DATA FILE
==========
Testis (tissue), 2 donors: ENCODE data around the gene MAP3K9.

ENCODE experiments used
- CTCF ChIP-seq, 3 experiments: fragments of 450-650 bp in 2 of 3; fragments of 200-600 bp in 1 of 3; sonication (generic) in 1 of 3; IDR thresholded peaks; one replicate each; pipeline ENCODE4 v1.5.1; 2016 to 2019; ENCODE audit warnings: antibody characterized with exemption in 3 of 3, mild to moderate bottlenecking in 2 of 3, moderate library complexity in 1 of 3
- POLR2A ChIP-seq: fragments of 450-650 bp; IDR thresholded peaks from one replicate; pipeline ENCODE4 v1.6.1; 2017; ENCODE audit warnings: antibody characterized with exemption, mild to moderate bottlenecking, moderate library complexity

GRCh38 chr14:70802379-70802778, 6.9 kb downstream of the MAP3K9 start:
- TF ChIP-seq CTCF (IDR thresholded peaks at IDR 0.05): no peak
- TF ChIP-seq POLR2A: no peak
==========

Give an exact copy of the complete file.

Testis (tissue), 2 donors: ENCODE data around the gene MAP3K9.

ENCODE experiments used
- CTCF ChIP-seq, 3 experiments: fragments of 450-650 bp in 2 of 3; fragments of 200-600 bp in 1 of 3; sonication (generic) in 1 of 3; IDR thresholded peaks; one replicate each; pipeline ENCODE4 v1.5.1; 2016 to 2019; ENCODE audit warnings: antibody characterized with exemption in 3 of 3, mild to moderate bottlenecking in 2 of 3, moderate library complexity in 1 of 3
- POLR2A ChIP-seq: fragments of 450-650 bp; IDR thresholded peaks from one replicate; pipeline ENCODE4 v1.6.1; 2017; ENCODE audit warnings: antibody characterized with exemption, mild to moderate bottlenecking, moderate library complexity

GRCh38 chr14:70802379-70802778, 6.9 kb downstream of the MAP3K9 start:
- TF ChIP-seq CTCF (IDR thresholded peaks at IDR 0.05): no peak
- TF ChIP-seq POLR2A: no peak